About Everything, Really

By Mike Holderness, 10 September 2001

What thing could be more fundamental in anyone’s universe than the existence of the universe itself?

This month we’ve put freelance scientist, environmental activist and free-range philosopher Mike Holderness on the spot. Unfazed by our request for his ‘PIN CODE’ to the universe, he’s given us the master key – the ontology of the universe itself


‘Tell us about something that’s fundamental to your universe,’ said Mute.

What thing could be more fundamental in anyone’s universe than the existence of the universe itself? Or, to put it another way, the nagging suspicion that there may not be anything at all.

As soon as people began to ask what exists, what we know of it and how we know we know, it seems problems started appearing. Among early writings – which should be classed as philosophy rather than any other genre – is Plato’s little teaser about the cave-dwellers who see only shadows projected on the wall. We, the recipients of the Dialogue, the supposed omniscient observers, know that there’s a whole world out there, but the cave-dwellers’ perceptions are their entire world.

A bit later, Descartes climbed into his stove and emerged declaring that all he knew for certain was that there was somebody asking a question. Later still, W.V.O. Quine quite memorably refined the problem in telling the tale of an anthropologist trying to discover what an alien people call things. ‘Gavagai,’ says an informant, pointing a finger at what the anthropologist calls ‘a rabbit.’ But what is ‘Gavagai’? ‘Lunch’? ‘Grass being eaten’? ‘Cuter than your lawnmower’? Or – and only a mathematically-minded philosopher could come up with this – ‘Non-disjoint collection of rabbit parts’? Almost certainly not ‘Rabbit’.

This deceptively simple story munches up (then shits out in little pellets) a philosopher’s last-ditch attempt to explain how any of our stories about ‘the world’ might be – forgive the jargon – ‘grounded’ in ‘things’. No, we can’t make a connection between language and a world out there by pointing to ‘a thing’ and uttering its name. We can’t even agree where one thing ends and another thing takes over the task of being a piece of the world.

All this seems to matter because each time we have to take – or especially to debate – a decision, we run into the notions that there are ‘facts’ about ‘things’. (Post-structuralism and post-modernism? Pah.)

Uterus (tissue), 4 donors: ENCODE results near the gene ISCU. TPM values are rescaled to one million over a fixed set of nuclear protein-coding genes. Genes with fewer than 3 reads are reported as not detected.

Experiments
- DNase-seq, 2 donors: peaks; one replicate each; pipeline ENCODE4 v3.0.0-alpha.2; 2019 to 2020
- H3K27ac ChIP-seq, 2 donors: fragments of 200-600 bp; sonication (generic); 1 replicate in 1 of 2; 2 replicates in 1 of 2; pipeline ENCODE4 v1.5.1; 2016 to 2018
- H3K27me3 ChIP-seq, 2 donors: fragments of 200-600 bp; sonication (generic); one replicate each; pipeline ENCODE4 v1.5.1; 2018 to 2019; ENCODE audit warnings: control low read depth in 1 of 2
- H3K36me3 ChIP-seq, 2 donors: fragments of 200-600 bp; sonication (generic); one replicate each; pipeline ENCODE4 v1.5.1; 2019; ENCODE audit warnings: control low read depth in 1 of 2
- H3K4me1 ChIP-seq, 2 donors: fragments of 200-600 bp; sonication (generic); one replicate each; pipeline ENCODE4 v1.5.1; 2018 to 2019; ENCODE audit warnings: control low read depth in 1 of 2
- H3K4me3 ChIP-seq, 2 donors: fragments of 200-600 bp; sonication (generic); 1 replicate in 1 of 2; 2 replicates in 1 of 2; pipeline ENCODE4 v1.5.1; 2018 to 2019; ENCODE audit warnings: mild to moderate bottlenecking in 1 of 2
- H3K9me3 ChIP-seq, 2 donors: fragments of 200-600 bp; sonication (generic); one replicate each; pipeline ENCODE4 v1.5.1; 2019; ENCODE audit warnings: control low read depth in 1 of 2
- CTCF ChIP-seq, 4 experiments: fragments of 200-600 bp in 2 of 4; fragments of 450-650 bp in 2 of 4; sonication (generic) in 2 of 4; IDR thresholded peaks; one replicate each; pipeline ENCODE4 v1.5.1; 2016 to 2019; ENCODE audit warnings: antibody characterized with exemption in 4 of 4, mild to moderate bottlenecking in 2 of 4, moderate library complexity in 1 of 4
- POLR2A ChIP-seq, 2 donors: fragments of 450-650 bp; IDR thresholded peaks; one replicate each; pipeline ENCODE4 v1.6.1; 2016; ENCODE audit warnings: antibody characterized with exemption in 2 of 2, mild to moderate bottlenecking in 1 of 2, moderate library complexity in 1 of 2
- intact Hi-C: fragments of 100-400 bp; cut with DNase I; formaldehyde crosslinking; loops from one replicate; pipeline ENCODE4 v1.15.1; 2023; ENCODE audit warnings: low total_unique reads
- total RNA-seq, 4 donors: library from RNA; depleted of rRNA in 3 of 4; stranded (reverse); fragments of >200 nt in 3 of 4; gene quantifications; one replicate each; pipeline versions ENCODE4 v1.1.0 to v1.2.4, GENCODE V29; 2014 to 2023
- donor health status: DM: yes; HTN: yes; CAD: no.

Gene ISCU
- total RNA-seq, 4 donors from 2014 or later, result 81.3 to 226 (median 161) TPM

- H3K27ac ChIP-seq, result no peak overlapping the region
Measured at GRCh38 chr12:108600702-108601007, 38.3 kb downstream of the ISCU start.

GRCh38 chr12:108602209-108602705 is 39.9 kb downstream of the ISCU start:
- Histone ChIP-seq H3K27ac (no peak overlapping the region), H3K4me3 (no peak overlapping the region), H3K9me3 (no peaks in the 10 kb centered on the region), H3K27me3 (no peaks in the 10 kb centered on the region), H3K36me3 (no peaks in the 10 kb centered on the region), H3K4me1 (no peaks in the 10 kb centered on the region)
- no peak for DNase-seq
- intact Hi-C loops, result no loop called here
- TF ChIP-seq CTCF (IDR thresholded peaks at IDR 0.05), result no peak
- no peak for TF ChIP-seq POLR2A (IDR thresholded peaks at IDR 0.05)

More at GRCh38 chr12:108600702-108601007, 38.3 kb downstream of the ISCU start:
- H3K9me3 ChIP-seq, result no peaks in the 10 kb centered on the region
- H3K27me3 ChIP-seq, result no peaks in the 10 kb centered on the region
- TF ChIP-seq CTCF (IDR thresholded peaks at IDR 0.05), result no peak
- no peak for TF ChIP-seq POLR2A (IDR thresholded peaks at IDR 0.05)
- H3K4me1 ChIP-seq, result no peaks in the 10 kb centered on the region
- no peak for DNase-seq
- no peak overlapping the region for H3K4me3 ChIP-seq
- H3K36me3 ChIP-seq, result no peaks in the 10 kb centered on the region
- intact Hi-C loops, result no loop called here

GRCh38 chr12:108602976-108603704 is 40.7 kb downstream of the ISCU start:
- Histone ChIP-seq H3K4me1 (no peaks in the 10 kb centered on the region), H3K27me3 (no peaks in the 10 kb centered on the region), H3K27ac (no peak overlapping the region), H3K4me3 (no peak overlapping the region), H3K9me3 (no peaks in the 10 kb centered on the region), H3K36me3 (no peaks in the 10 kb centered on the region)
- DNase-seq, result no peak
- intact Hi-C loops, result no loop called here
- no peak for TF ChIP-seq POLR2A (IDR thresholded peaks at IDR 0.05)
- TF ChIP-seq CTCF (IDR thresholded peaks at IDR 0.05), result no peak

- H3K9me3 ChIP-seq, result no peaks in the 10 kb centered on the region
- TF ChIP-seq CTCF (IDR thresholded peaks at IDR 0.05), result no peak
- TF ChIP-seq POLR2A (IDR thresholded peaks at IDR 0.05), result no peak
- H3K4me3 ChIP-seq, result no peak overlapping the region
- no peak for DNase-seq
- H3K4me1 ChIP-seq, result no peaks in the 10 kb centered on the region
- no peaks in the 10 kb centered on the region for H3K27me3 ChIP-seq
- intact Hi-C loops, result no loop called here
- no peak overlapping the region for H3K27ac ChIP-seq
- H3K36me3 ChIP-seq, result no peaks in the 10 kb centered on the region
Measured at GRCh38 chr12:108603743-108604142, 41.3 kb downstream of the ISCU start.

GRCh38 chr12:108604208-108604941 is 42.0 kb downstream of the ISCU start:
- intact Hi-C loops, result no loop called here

A solution to the apparent problem might help us move beyond post-this-and-that. Certainly, it would save myriad tall woody things from the philosophers’ axe.

And there may be a solution in the form of an obscure school known as the ‘coherentists’’. There really isn’t space in this margin to do them justice, but I’ll try anyway. Give up, they say. Abandon the notion of a pyramid of facts about things and facts about facts, says Ernest Sosa, for example: think of a raft that floats our beliefs.

I imagine a Sargasso Sea of weedy statements about perceptions and statements about statements; not ‘grounded’ in anything but hanging together and firm enough, apparently, to walk on. Our beliefs are justified simply by virtue of them hanging together with loads of other beliefs, and others’ beliefs.

Mercifully skipping huge amounts of philosophical invective, the reason that the coherentists are obscure seems to be that they’re felt to be cheating. This idea of justification is circular, say the foundationalists.

But the foundationalists’ problem, I think, is that their first instinct is always to step back from the tangle. And that was precisely Plato’s problem, I modestly suggest: sneaking in the narrative device of an omniscient observer.

Try stepping into the tangle to get a better view. The universe is not out there, described; it is made of this tangle of descriptions. The weed-raft of the Sargasso Sea is not floating in some wider thingy, it is not becalmed in some tropical Doldrums of something else: it is what is.

Or it’s all we know about and can know about, which comes down to pretty much the same thing once we stop hankering after a God’s-eye-view. Stop doing that, and the worry that our entire belief system may be a collective self-delusion goes away too. Who else are we supposed to ask about how things are if not each other?

Descartes’ error was to climb into that stove: we know nothing in isolation, but can only agree what we know together. Our famous minds aren’t much without a culture. And we face a really interesting challenge in finding out what things we can change our minds about. Gravity? Unlikely. Capitalism? Bet we can.

Mike Holderness <mike AT>

For information on the coherentists, see Epistemology: The Big Question // Blackwell // 1998 // ISBN 0631295802